Organic Valley celebrated next generation farmers by awarding three of its young farmer-owners with Generation Organic (Gen-O) awards.
Organic Valley, La Farge, Wis., celebrated next generation farmers by awarding three of its young farmer-owners with Generation Organic (Gen-O) awards. Gen-O represents Organic Valley’s farmers aged 16-35-the future faces of organic agriculture-who demonstrate a commitment to sustainable agriculture and believe in the power of organic to change the world.
The Gen-O awards began in 2008 to acknowledge young individuals’ dedication to organic food and farming, the family farm and rural community through stewardship and innovation that fosters the development of the organic movement’s next generation of leaders.
“It’s inspirational to be part of Generation Organic and join other young farmers,” says Casey Knapp, a member of Generation Organic in upstate New York. “Our reasons and stories are diverse, but we all believe in the power of organic to change the world.”
The Gen-O awards were presented at the cooperative’s annual meeting award banquet on March 30 in La Crosse, Wis. Approximately 30 Generation Organic members from Vermont to Oregon attended the annual meeting to honor the winners and engage with hundreds of other farmer-owners to discuss the cooperative’s direction for 2012.
The three 2012 Gen-O award winners are:
Adam Holter, Frederick County, Maryland (East):
Holter of Holterholm Farms in Frederick County, Md., is a sixth-generation farmer on his family’s 207-acre farm. After studying business at Shepherd University, Shepherdstown, W.V., Holter and his fiancé returned to the farm, anticipating raising a seventh generation in the same house that his great grandfather lived in during the 1820s. Currently 100% grass-fed, the Holters look toward increasing their grass-fed beef and pastured pork production. Since experiencing the benefits of transitioning from conventional to organic first-hand, Holter believes in small, organic, family farms working closely with community to ensure a sustainable food system. Holter participated in the Generation Organic “Who’s Your Farmer?” 2011 Tour through the Pacific Northwest and California.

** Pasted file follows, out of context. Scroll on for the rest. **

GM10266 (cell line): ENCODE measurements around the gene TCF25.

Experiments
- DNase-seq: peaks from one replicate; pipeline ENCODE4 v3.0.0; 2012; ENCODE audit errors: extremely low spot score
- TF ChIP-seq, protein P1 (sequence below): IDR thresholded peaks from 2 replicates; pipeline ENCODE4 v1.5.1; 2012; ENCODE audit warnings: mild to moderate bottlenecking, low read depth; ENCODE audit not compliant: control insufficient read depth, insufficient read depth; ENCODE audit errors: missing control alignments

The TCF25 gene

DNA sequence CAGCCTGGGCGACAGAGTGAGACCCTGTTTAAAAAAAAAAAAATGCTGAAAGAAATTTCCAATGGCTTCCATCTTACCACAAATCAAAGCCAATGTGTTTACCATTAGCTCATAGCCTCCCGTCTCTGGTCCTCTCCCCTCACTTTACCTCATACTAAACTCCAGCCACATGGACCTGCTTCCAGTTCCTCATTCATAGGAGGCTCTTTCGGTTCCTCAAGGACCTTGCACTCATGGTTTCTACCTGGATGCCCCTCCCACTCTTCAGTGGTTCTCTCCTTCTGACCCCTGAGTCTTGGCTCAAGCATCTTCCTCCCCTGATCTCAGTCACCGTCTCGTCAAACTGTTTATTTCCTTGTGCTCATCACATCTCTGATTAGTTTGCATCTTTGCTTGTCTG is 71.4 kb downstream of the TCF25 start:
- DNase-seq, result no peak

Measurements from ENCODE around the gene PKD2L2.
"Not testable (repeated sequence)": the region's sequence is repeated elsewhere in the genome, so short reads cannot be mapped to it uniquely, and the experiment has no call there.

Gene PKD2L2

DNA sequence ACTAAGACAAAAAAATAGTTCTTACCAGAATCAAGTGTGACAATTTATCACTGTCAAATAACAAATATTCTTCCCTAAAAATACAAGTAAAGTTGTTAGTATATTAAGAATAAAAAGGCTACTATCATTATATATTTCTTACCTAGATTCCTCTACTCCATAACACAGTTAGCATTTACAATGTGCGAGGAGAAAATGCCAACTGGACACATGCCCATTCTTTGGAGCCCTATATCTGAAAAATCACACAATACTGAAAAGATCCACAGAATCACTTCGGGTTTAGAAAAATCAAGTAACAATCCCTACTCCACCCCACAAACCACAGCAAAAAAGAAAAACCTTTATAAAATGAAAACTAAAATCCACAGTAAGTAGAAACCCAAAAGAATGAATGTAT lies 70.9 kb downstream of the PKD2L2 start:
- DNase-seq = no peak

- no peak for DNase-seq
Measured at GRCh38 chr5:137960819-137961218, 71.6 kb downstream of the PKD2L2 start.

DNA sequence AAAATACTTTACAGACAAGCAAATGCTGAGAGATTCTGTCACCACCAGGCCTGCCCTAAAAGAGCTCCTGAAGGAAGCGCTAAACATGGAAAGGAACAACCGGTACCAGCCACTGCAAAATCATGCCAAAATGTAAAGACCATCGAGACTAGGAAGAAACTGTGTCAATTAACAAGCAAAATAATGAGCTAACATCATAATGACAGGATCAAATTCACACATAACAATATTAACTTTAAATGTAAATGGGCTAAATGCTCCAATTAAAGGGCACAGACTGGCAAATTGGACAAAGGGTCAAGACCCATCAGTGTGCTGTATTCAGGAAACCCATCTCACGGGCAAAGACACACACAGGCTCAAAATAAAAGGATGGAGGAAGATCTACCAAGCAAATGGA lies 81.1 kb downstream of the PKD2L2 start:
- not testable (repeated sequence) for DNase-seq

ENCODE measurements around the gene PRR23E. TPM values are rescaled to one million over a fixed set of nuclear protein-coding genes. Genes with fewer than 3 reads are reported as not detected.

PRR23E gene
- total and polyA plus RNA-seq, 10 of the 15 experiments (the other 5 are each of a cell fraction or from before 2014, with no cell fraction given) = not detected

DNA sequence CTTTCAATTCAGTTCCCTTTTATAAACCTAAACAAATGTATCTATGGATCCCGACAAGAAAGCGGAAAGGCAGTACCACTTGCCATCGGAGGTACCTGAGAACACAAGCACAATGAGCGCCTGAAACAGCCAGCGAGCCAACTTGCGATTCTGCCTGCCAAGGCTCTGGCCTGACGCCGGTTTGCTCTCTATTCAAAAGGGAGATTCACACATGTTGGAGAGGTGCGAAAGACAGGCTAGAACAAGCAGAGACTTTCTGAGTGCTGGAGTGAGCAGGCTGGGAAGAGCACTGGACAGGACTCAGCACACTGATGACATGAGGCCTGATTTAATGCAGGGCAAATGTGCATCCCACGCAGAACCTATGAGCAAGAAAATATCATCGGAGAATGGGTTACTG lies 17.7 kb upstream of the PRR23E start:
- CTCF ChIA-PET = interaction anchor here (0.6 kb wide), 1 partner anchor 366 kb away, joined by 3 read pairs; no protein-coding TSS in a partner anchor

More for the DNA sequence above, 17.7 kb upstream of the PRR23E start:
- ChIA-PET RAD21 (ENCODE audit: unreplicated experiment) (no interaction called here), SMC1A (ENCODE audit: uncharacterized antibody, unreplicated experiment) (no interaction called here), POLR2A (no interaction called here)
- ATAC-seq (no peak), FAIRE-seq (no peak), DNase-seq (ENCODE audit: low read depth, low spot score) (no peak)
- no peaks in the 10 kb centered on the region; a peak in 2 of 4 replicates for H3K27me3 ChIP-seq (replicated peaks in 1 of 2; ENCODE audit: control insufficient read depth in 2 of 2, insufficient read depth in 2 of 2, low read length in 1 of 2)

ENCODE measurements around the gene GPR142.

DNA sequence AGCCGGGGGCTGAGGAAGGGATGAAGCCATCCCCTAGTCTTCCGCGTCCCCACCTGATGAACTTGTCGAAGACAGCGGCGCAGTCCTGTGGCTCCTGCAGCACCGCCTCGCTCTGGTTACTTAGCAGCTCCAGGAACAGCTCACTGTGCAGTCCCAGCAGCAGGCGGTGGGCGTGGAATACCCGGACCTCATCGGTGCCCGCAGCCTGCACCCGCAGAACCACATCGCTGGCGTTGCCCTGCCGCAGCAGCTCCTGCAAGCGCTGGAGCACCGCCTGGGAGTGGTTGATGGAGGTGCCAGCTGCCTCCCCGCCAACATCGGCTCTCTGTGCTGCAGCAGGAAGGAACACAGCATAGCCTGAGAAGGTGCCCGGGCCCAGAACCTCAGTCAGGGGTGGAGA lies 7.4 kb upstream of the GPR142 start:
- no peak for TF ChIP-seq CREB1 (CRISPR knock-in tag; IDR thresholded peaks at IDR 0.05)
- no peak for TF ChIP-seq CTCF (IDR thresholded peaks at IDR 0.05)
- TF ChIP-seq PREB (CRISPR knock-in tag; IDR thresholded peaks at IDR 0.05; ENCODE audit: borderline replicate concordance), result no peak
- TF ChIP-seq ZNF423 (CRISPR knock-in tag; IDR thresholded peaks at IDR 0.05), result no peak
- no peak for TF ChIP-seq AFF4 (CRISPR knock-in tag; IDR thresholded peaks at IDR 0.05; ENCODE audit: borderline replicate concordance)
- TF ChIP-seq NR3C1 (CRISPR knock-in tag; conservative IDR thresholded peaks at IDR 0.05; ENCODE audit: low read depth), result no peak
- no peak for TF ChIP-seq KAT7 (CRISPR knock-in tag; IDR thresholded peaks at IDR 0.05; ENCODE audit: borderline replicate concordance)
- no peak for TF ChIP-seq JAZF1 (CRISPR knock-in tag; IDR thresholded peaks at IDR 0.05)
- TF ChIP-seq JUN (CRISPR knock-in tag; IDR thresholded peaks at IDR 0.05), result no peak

Laura Boere, Stanislaus County, California (West):
Boere farms with her father and brother in Stanislaus County, Calif., on 500 acres of land known as John Boere Dairy, which transitioned to organic in 1999. Their dairy farm’s herd of Holstein, Ayrshire and cross-bred cows can graze nearly year-round due to the clay content in the soil, allowing green pastures throughout all four seasons in California. She is committed to following an organic farming career path on her family’s farm, and is hopeful about the future of organic farming in California. Boere participated in the Generation Organic “Who’s Your Farmer?” 2010 Tour in the Northeast and the 2011 tour in the Pacific Northwest and California.
Jared Luhman, Goodhue County, Minnesota (Central):
Luhman plans to one day take over his family’s farm, Jon Luhman Organic Crops. Starting in the fall of 2012, he will attend the University of Minnesota for a degree in agriculture education, while maintaining his leadership positions in Future Farmers of America. On weekends and summers, Luhman will continue to work closely with his father and grandfather stewarding the land where they raise grass-fed, red Angus beef, as well as corn, beans, wheat and hay for Organic Valley’s grower pool.
Go to www.organicvalley.coop to learn more about the Generation Organic “Who’s Your Farmer?” 2012 Tour.
Organic Valley Presents 2012 Generation Organic Awards
April 2, 2012